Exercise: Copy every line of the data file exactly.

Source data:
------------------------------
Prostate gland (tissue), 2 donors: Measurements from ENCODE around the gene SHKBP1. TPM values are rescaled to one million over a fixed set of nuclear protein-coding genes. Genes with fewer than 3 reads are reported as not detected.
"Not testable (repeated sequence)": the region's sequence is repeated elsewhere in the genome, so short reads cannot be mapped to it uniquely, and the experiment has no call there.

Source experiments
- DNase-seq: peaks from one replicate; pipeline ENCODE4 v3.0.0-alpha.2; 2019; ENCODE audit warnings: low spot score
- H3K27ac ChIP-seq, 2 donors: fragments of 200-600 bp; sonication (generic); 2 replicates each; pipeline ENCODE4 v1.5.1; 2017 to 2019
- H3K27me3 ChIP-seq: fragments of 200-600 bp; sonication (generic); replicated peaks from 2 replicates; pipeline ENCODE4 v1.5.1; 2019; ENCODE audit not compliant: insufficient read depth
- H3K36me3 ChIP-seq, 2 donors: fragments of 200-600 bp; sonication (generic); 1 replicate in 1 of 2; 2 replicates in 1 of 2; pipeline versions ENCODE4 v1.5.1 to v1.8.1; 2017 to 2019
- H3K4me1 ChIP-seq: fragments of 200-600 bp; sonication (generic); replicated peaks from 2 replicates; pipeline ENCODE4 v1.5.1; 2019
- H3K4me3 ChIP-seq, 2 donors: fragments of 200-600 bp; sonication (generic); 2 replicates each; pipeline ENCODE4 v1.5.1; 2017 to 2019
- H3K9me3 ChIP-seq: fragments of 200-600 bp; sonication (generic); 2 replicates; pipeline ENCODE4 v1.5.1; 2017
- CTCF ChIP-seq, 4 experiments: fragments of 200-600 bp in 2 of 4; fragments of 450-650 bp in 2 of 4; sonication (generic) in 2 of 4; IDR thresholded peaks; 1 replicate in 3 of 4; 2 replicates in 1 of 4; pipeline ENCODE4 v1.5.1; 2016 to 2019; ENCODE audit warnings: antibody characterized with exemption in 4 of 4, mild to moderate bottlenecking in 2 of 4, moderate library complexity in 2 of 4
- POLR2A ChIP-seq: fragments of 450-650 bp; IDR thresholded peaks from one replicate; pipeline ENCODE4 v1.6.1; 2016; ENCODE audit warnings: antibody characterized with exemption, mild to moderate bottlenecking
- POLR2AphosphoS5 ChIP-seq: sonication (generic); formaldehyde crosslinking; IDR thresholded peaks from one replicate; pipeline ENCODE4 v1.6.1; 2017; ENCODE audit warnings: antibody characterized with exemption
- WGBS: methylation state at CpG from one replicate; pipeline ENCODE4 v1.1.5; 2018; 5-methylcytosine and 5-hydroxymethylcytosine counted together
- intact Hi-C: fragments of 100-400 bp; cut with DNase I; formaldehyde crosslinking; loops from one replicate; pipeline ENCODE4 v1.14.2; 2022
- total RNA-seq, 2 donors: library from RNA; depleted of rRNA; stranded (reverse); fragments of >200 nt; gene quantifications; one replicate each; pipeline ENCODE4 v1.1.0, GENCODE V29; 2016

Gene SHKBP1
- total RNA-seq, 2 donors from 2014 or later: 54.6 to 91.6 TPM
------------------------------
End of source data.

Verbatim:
Prostate gland (tissue), 2 donors: Measurements from ENCODE around the gene SHKBP1. TPM values are rescaled to one million over a fixed set of nuclear protein-coding genes. Genes with fewer than 3 reads are reported as not detected.
"Not testable (repeated sequence)": the region's sequence is repeated elsewhere in the genome, so short reads cannot be mapped to it uniquely, and the experiment has no call there.

Source experiments
- DNase-seq: peaks from one replicate; pipeline ENCODE4 v3.0.0-alpha.2; 2019; ENCODE audit warnings: low spot score
- H3K27ac ChIP-seq, 2 donors: fragments of 200-600 bp; sonication (generic); 2 replicates each; pipeline ENCODE4 v1.5.1; 2017 to 2019
- H3K27me3 ChIP-seq: fragments of 200-600 bp; sonication (generic); replicated peaks from 2 replicates; pipeline ENCODE4 v1.5.1; 2019; ENCODE audit not compliant: insufficient read depth
- H3K36me3 ChIP-seq, 2 donors: fragments of 200-600 bp; sonication (generic); 1 replicate in 1 of 2; 2 replicates in 1 of 2; pipeline versions ENCODE4 v1.5.1 to v1.8.1; 2017 to 2019
- H3K4me1 ChIP-seq: fragments of 200-600 bp; sonication (generic); replicated peaks from 2 replicates; pipeline ENCODE4 v1.5.1; 2019
- H3K4me3 ChIP-seq, 2 donors: fragments of 200-600 bp; sonication (generic); 2 replicates each; pipeline ENCODE4 v1.5.1; 2017 to 2019
- H3K9me3 ChIP-seq: fragments of 200-600 bp; sonication (generic); 2 replicates; pipeline ENCODE4 v1.5.1; 2017
- CTCF ChIP-seq, 4 experiments: fragments of 200-600 bp in 2 of 4; fragments of 450-650 bp in 2 of 4; sonication (generic) in 2 of 4; IDR thresholded peaks; 1 replicate in 3 of 4; 2 replicates in 1 of 4; pipeline ENCODE4 v1.5.1; 2016 to 2019; ENCODE audit warnings: antibody characterized with exemption in 4 of 4, mild to moderate bottlenecking in 2 of 4, moderate library complexity in 2 of 4
- POLR2A ChIP-seq: fragments of 450-650 bp; IDR thresholded peaks from one replicate; pipeline ENCODE4 v1.6.1; 2016; ENCODE audit warnings: antibody characterized with exemption, mild to moderate bottlenecking
- POLR2AphosphoS5 ChIP-seq: sonication (generic); formaldehyde crosslinking; IDR thresholded peaks from one replicate; pipeline ENCODE4 v1.6.1; 2017; ENCODE audit warnings: antibody characterized with exemption
- WGBS: methylation state at CpG from one replicate; pipeline ENCODE4 v1.1.5; 2018; 5-methylcytosine and 5-hydroxymethylcytosine counted together
- intact Hi-C: fragments of 100-400 bp; cut with DNase I; formaldehyde crosslinking; loops from one replicate; pipeline ENCODE4 v1.14.2; 2022
- total RNA-seq, 2 donors: library from RNA; depleted of rRNA; stranded (reverse); fragments of >200 nt; gene quantifications; one replicate each; pipeline ENCODE4 v1.1.0, GENCODE V29; 2016

Gene SHKBP1
- total RNA-seq, 2 donors from 2014 or later: 54.6 to 91.6 TPM